Videogames of the yesteryears

It wasn’t until 1988 that I got my first home computer, the Atari 65XE. I was less than 8 years old at the time, and the system was phenomenal. Not only was it a great home computer, it also came with an extensive library of games that could be loaded through a cartridge, or through a cassette drive.

We didn’t have LAN parties back then. No one had predicted anything of that sort at that time, at least no one my age. Traditional computer networks were extremely expensive, and a modem was a geek’s dream. Our gaming parties were constituted by getting together at a friend’s place and playing almost every game we had in our arsenal. We could spend entire evenings, or even days just playing against or with each other. Games were a lot simple back then.

So simple that even my parents enjoyed playing games on the weekends! The four of us would regularly gather around the Atari, and spend hours competing with each other in a game of River Raid or Pac-Man. I probably had around 50 different games, and the best thing was that my parents were always more excited than me when it came to buying new games or software.

Another allure of the Atari Home Computer was the fact that it wasn’t just a gaming console. It was a full fledged computer in the sense that it came with RAM (64K!), ROM, and a BASIC interpreter. This meant that I could type in my own programs and save them on an acoustic cassette. This was phenomenal. I learned to write programs in the BASIC language all by myself at the age of 8! In fact, I might still have some of them lying around at home. Too bad, the Atari doesn’t work any more. The last time I played River Raid on it was in 1995.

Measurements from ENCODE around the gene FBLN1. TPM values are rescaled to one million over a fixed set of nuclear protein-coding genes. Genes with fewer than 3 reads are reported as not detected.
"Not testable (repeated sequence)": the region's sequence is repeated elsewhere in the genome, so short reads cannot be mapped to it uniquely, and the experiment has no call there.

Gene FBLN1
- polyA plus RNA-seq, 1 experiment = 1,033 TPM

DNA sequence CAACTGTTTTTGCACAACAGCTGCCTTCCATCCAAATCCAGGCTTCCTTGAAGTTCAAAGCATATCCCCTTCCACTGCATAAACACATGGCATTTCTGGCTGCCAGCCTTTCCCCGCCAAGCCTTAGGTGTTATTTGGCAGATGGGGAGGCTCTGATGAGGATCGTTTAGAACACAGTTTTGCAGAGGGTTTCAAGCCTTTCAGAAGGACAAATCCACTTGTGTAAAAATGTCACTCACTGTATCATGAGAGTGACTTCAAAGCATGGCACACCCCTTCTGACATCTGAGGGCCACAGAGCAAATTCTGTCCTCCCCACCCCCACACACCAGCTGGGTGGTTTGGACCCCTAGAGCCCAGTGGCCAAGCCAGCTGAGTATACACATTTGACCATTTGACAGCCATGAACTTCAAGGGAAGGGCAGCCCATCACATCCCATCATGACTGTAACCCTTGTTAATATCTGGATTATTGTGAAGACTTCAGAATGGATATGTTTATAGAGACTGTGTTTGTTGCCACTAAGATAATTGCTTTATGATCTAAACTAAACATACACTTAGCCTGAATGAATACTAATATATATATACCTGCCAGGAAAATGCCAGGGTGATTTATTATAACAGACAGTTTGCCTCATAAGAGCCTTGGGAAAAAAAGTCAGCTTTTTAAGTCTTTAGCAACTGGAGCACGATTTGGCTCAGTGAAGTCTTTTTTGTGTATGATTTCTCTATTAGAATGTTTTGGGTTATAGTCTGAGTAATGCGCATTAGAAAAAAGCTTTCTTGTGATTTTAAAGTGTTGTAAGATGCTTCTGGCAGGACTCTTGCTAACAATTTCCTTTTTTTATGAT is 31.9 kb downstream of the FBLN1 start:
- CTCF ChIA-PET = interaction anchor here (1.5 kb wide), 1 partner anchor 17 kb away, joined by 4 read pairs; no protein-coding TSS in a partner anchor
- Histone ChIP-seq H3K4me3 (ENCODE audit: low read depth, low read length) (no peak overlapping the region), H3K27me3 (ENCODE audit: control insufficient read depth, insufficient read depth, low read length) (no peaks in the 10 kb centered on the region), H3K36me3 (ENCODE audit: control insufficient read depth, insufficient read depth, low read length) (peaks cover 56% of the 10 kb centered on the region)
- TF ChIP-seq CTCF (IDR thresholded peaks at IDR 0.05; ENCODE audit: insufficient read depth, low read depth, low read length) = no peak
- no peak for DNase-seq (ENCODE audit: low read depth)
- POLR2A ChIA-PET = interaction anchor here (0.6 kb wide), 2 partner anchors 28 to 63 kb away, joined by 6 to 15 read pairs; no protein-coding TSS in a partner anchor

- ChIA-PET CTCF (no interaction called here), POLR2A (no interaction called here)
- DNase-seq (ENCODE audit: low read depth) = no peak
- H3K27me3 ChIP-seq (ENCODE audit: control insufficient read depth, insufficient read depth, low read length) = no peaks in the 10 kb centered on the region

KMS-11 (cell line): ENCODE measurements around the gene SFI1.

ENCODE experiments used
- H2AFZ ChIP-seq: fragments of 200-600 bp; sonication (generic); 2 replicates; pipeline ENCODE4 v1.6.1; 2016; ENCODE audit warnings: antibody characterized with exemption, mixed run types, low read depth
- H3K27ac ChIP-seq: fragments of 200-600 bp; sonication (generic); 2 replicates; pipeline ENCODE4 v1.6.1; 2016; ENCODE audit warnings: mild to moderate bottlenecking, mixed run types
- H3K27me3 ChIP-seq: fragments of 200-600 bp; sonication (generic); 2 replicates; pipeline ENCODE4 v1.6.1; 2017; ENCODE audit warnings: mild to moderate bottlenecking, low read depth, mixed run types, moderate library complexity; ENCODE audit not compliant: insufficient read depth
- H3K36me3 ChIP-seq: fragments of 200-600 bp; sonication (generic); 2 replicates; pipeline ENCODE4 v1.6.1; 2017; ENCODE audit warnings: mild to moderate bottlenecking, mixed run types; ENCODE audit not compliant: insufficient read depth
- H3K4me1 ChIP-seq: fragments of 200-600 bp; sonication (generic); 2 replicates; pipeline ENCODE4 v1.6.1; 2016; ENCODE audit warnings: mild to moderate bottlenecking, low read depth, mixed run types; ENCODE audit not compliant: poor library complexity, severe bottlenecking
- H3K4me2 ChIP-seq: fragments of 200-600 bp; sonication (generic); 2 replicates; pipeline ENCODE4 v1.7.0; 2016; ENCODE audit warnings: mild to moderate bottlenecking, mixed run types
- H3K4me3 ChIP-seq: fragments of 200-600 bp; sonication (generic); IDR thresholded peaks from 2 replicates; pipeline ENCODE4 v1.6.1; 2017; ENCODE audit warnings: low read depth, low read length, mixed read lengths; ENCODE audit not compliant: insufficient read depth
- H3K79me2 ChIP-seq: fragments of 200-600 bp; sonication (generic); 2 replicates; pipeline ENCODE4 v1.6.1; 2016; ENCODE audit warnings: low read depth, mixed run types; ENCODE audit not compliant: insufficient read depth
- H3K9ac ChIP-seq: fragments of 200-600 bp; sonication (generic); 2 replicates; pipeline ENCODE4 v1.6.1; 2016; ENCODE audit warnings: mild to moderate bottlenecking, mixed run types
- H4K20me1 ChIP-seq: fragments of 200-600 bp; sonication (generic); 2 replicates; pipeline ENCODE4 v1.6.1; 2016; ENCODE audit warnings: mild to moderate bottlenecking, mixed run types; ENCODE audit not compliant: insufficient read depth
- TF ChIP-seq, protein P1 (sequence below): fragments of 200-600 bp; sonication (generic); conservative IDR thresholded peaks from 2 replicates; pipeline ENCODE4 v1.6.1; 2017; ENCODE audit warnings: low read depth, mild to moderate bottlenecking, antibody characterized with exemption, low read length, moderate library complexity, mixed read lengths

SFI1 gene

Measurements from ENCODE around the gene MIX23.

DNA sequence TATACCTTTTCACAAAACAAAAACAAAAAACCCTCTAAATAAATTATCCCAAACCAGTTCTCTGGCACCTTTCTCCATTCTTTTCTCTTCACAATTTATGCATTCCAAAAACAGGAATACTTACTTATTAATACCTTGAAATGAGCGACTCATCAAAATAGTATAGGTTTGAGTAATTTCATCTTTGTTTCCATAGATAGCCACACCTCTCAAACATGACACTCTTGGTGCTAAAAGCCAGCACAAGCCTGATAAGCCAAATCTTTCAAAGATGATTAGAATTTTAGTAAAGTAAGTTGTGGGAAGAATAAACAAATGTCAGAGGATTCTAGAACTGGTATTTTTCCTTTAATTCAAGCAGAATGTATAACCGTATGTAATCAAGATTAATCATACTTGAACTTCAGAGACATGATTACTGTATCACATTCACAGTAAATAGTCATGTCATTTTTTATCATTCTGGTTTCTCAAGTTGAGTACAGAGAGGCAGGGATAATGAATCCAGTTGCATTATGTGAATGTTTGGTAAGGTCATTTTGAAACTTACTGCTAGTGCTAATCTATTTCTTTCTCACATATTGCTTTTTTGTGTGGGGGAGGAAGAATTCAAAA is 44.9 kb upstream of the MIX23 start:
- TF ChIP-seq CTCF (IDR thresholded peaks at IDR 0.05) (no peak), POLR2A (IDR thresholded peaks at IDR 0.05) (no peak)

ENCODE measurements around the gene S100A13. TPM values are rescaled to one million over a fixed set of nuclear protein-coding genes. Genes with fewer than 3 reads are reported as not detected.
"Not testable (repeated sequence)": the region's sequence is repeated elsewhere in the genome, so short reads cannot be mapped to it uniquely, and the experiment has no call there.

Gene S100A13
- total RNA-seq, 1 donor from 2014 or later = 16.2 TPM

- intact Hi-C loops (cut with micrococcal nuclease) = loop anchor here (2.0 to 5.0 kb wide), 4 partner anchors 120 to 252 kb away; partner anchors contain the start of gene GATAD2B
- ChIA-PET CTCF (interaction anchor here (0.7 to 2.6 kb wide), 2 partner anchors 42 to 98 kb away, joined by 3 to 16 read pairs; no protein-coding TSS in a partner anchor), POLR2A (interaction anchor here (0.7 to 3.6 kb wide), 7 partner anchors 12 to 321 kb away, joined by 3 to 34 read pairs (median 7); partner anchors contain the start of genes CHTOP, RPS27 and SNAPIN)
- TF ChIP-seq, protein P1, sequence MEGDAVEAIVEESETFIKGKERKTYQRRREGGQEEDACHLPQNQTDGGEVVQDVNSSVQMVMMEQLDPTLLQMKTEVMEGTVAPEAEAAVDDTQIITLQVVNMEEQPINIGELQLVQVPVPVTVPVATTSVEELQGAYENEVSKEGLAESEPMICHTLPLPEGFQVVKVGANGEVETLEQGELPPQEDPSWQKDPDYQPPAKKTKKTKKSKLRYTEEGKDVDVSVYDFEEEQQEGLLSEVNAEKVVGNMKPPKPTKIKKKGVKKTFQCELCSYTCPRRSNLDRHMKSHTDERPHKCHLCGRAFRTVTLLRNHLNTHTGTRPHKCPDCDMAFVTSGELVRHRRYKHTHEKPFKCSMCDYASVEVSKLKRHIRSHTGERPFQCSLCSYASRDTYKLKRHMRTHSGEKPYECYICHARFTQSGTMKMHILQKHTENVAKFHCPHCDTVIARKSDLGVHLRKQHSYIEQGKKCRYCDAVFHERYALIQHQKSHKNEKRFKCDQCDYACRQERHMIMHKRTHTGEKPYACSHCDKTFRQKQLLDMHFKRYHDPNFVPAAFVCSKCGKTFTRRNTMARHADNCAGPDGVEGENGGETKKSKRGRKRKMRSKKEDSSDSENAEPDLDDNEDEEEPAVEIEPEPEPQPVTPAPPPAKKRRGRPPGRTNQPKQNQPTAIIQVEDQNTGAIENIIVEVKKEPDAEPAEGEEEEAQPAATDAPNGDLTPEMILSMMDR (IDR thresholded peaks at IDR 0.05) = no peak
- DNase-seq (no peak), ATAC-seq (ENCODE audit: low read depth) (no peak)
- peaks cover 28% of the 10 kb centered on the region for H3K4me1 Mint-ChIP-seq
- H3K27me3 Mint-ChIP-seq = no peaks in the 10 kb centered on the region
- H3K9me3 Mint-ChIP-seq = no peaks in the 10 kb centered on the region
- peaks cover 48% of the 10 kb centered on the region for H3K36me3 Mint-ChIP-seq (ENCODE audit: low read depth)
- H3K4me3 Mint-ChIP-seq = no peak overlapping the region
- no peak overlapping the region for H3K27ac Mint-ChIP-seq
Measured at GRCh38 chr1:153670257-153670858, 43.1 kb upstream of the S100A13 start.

Portable video gaming at that time was mostly little LCD screen based battery operated handhelds. Again, I had almost a dozen, if not more, different video games  from Casio and Nintendo. They were good to play while on the way to school, going on long drives, or when the class got boring 😉 

The best thing in portable video gaming was definitely the Casio game watches. At one time, they were so pervasive that almost every kid in school wore one.

I was looking around on eBay when I realized that most of these video games and watches are collector’s items these days with a lot of the ones I have fetching close to $100 each. I still have all my video games and watches with me, so I wonder how long before they start fetching really good prices. At that point, I could truly go out and say that I have an antique collection!

I love my childood. I was able to learn everything much earlier than other kids my age, and had access to the best things out there. And, now I am old.

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